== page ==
SCI Blog

At the Science Center of Iowa, our goal is to be a quality community resource for informal science learning where children, families, school groups and individuals of all ages come to explore science and technology.

To continue the learning outside our building, we bring you the SCI blog! Our knowledgeable staff, along with special guests and local scientists, will give you a behind-the-scenes look at SCI activities, in-depth information about science events and STEM connections in the Des Moines area.

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  • Interview with an astronaut

    By: Taylor Soule, SCI Communications Assistant

    What’s the best space meal? What are g-forces really like?

    NASA astronaut Clay Anderson answered your questions submitted via Twitter, and we added a few of our own at the celebration of Orion’s launch on Dec. 4 at the Science Center of Iowa. Anderson, a retired astronaut, completed two missions to the International Space Station. He joined the Iowa State engineering faculty in 2013. 

    Your Questions, Answered:

    SCI: What do you enjoy most about space flight?

    Clay Anderson: I would say zero gravity and being weightless. To float and play every day, even while you’re working, is quite extraordinary.

    SCI: What’s the best meal served in space?

    CA: I liked Russian food the best. I liked lamb with vegetables and pork with potatoes. American desserts were the best. There was a blueberry cobbler and a cran-apple dessert, which was really good. The Russian soups were really, really good.

    SCI: If you could travel anywhere in the known universe, where would you go?

    CA: I’d probably go to Spock’s home planet of Vulcan. That’s where I’d go.

    SCI: How do you cope with separation from family and friends during space flight?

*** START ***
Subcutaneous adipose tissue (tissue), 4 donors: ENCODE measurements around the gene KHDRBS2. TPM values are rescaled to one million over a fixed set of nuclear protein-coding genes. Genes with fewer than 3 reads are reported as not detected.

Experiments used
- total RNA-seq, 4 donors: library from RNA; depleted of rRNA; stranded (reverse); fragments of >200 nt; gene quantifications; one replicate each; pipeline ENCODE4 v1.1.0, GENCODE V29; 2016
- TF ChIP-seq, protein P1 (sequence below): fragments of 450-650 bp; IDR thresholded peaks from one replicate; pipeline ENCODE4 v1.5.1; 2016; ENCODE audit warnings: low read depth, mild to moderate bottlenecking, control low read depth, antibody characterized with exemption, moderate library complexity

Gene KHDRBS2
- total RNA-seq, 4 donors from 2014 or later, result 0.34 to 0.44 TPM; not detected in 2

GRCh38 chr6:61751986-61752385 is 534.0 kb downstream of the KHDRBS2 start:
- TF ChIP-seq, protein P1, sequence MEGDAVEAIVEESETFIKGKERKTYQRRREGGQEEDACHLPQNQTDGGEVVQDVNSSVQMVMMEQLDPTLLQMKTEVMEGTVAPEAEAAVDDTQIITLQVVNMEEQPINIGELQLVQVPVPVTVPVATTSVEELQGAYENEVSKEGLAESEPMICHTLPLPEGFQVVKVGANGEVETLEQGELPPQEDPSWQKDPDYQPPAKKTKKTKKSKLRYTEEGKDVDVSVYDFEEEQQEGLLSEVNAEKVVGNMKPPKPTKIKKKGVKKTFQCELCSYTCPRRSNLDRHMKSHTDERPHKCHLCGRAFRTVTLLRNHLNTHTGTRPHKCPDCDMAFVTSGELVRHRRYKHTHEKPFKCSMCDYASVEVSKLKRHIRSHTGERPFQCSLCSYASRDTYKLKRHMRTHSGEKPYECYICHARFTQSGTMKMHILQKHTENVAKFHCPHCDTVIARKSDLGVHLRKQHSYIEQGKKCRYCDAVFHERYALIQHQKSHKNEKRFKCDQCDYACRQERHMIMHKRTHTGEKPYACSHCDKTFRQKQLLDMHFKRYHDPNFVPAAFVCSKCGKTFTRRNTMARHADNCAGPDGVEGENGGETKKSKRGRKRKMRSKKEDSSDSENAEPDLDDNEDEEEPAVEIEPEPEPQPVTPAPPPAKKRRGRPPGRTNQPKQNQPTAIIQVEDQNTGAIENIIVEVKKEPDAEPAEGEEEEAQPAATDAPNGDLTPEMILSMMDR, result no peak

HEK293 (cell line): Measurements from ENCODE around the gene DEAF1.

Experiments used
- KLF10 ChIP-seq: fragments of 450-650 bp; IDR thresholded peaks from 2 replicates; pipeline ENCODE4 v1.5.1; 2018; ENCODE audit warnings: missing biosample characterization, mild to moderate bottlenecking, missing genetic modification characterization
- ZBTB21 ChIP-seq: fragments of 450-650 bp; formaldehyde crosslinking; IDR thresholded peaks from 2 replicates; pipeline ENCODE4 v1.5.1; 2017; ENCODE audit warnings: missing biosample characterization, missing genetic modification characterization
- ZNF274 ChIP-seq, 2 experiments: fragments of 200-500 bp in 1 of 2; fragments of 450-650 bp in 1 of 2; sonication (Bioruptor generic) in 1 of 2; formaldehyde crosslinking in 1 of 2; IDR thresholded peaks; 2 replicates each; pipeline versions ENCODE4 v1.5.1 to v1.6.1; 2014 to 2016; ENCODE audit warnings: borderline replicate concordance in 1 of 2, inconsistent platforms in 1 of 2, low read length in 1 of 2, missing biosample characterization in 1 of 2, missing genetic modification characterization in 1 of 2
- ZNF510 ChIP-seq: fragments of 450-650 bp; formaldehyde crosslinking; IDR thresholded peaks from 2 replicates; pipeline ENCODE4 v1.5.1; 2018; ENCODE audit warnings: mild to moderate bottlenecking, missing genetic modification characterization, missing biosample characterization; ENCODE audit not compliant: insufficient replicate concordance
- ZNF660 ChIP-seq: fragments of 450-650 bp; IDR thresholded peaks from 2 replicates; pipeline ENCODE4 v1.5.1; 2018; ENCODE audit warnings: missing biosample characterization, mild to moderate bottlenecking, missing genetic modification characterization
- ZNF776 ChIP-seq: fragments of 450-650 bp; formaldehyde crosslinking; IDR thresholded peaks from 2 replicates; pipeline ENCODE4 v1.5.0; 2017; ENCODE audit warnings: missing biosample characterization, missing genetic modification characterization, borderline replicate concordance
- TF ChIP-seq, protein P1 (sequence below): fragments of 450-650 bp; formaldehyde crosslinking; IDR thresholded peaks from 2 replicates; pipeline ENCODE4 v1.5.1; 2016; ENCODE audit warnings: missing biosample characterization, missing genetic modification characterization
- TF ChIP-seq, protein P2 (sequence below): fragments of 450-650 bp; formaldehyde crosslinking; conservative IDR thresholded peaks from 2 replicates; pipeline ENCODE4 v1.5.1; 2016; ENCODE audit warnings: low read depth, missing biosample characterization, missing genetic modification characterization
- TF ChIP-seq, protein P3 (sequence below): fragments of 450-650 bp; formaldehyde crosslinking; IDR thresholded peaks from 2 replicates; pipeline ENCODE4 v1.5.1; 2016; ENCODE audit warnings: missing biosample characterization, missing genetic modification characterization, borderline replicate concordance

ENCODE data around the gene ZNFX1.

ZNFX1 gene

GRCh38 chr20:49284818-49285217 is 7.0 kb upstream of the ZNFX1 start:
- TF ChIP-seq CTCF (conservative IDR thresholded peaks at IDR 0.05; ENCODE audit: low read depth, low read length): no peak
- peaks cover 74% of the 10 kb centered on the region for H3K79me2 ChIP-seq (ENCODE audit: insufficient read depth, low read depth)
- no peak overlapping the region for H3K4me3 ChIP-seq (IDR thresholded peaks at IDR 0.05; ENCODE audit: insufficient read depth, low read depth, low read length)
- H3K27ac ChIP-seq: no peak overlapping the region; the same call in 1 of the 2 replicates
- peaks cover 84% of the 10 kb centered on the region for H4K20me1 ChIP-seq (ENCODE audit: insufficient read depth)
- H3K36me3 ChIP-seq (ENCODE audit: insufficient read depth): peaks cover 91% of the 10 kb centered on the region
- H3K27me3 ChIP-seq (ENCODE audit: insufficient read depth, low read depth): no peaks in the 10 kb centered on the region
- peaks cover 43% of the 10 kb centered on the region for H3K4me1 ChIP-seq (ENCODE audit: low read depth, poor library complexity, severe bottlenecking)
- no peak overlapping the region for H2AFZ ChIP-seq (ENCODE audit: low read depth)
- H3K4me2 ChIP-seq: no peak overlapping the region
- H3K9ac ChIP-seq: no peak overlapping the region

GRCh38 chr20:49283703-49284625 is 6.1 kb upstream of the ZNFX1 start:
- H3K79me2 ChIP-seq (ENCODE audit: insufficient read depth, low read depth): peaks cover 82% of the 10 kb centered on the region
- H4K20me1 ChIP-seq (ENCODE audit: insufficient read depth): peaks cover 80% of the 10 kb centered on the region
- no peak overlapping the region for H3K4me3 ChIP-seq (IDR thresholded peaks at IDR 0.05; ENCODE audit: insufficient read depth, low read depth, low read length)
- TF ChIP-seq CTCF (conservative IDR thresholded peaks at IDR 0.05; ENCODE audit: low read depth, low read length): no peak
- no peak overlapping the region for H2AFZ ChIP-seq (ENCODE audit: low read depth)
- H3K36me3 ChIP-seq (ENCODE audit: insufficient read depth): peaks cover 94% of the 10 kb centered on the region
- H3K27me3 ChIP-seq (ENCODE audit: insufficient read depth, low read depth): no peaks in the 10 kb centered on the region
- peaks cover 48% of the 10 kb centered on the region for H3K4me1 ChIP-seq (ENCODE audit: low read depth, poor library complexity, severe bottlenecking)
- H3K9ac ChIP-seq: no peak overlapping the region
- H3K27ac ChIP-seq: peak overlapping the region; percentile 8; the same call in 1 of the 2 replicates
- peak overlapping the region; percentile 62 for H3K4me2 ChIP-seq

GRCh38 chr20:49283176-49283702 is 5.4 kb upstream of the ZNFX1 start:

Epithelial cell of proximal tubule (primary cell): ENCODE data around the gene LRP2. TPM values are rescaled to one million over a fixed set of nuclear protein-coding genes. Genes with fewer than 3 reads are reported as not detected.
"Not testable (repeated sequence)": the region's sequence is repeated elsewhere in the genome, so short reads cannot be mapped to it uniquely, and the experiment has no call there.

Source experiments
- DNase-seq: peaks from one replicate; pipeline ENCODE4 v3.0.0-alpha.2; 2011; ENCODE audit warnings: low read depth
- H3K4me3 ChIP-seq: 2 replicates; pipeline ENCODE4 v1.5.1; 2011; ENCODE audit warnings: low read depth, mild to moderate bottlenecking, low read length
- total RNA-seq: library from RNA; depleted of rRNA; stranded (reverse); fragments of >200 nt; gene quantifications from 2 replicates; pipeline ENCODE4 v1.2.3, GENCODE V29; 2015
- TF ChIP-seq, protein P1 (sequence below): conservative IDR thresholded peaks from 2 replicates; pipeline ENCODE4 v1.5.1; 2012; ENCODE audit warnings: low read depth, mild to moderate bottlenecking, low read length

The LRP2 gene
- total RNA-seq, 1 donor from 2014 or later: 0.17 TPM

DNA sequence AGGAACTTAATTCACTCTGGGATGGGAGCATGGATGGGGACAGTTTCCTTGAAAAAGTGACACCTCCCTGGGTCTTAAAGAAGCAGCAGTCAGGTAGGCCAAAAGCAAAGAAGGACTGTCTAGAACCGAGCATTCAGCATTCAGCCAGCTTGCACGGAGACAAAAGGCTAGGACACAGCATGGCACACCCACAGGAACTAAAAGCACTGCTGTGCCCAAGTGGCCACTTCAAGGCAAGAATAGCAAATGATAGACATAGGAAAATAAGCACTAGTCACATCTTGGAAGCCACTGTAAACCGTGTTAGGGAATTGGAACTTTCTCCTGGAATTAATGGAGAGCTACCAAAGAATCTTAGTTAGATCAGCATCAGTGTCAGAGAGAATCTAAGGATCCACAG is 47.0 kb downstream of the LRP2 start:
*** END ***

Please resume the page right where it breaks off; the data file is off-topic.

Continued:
CA: NASA does a good job of providing you video-conference capability and Internet protocol telephones, so you can call people. Email was readily available. Today, they have social media, which helps a lot to communicate with people you don’t even know and share the experience. I love what [NASA astronaut] Chris Hadfield did to capture the imaginations of people, and I hope we continue to do that because those are the people who fund us.

    SCI: What are the g-forces like on reentry and takeoff?

    CA: The g-forces are really quite small, less than 3 for entry and ascent. If you weigh 150, you’ll weigh 450 pounds. It’ll be a little uncomfortable, but it’s not unbearable. In the event of an emergency landing on the shuttle, "a ballistic entry," they call it, you could pull for very short periods between 8 and 10 G’s, but it’s very short. Overall, the trips up and back are relatively easy. Now, I’ve never swung at the bottom of a parachute like some of my colleagues who came back on a Russian Soyuz, so I’d imagine that after five months or six months in space, that could be pretty disconcerting to your vestibular system.

    SCI: Do you expect astronaut training to change as we move toward the Mars mission?

    CA: It would be nice if we didn’t have language barriers. Those drive up training times and costs immensely. I certainly hope it would be more video-based training, where you can look at something and watch a video and then do it. When you start to travel from the Earth, the communication time gets much longer, and you’re going to want to be more autonomous in what you can do. It’s much easier when you can learn it through video rather than reading a bunch of words.

    SCI: What’s the most exciting science experiment you conducted in space?

    CA: We did several interesting ones. I don’t know that any were hugely exciting. The problem is that you gather data, but you don’t hear the results right away. We burned some things in space. Those experiments were interesting in that it could lead to better smoke detectors on Earth. I’m big on what the payback is for Earthlings. I required all my scientists who were having me do their experiments to tell me why a taxpayer should care, and that was hard for some of them to do because they’ve never thought about it before. It was really important for me to make sure people understand why their investment of tax dollars is important and what the gain is back here on Earth. I do it on Twitter and Facebook, too. I try to let people know there is a return on their investment. They just have to have the patience to see it.